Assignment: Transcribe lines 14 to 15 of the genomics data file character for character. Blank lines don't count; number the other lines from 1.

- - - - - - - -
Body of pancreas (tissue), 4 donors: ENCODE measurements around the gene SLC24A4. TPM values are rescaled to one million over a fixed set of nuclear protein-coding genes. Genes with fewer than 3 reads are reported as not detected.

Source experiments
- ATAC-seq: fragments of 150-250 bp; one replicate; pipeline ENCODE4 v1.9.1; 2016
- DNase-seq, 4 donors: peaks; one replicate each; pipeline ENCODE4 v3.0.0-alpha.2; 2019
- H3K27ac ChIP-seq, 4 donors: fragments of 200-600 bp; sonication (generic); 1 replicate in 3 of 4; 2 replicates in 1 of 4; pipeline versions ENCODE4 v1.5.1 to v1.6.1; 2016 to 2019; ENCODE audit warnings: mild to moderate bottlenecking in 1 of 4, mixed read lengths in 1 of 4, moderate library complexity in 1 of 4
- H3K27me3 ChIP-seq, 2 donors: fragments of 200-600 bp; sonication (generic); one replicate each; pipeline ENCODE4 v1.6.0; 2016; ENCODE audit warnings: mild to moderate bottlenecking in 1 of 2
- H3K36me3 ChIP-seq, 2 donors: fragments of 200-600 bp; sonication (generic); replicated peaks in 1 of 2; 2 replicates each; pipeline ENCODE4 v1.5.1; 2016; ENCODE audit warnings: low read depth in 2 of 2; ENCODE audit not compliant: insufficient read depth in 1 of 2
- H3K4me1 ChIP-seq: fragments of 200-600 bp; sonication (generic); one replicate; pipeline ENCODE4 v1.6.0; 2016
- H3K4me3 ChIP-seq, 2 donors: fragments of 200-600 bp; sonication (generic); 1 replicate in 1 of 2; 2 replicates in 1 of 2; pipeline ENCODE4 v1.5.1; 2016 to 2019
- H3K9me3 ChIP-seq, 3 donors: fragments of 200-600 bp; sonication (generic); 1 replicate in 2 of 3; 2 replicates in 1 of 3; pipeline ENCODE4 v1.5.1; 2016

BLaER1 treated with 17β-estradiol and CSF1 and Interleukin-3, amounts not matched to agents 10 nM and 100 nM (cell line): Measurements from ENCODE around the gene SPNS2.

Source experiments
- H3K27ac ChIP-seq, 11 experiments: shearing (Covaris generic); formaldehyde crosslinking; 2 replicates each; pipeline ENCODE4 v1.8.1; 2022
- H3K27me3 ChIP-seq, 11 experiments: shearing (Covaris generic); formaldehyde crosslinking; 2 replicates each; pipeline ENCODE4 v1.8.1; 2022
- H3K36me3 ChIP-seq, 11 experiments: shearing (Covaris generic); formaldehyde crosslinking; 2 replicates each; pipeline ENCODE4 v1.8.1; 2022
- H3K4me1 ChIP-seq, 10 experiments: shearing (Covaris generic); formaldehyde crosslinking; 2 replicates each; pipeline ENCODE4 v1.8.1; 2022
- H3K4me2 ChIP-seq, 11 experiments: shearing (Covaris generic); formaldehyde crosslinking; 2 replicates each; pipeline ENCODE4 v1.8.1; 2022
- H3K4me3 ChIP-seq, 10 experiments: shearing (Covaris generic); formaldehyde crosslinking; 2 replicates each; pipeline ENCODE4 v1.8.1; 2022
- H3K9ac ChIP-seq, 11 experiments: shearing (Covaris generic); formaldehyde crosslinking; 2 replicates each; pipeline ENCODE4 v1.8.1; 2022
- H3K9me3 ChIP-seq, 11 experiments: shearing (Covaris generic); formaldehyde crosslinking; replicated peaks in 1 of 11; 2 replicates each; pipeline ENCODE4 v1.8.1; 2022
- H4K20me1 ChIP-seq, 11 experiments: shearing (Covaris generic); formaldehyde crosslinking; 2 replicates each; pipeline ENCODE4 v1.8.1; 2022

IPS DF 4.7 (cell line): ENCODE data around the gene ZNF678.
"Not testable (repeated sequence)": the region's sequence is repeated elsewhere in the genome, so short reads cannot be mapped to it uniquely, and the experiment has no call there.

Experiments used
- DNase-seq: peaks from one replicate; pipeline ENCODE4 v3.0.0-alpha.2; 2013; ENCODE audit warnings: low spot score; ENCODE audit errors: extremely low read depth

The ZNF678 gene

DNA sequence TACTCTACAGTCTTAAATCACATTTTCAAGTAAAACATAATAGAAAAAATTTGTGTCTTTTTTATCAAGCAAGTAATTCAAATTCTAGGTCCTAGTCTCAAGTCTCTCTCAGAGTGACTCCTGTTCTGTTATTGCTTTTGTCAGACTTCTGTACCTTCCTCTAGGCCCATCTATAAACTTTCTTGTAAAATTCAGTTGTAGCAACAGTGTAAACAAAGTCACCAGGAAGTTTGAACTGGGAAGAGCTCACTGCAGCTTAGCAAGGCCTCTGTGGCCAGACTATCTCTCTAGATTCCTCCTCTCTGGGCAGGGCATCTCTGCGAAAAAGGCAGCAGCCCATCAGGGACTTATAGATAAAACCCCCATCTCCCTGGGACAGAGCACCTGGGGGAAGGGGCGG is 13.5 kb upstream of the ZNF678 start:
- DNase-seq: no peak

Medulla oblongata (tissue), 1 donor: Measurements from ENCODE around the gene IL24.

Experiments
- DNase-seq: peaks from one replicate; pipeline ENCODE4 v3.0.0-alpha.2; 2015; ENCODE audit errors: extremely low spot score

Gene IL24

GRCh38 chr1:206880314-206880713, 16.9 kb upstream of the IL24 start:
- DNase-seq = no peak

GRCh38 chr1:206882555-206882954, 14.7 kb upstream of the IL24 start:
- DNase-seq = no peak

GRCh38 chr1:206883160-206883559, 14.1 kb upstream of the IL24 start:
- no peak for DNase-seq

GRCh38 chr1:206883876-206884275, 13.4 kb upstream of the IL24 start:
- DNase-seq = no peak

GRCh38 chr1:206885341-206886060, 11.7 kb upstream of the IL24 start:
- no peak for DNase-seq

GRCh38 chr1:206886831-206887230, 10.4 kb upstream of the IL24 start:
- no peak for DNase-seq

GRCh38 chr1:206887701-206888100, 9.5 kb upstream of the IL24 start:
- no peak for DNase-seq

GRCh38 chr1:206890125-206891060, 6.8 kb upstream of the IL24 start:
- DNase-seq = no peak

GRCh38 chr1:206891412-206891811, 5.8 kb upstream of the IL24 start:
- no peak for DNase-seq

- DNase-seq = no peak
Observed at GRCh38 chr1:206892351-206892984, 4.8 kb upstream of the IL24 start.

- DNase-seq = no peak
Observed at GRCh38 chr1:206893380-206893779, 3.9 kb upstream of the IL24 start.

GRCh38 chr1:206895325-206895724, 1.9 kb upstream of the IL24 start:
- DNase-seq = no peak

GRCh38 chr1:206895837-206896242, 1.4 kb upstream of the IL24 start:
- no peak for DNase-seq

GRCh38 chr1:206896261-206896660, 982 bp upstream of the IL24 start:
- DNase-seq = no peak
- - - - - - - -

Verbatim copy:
- H3K27me3 ChIP-seq, 11 experiments: shearing (Covaris generic); formaldehyde crosslinking; 2 replicates each; pipeline ENCODE4 v1.8.1; 2022
- H3K36me3 ChIP-seq, 11 experiments: shearing (Covaris generic); formaldehyde crosslinking; 2 replicates each; pipeline ENCODE4 v1.8.1; 2022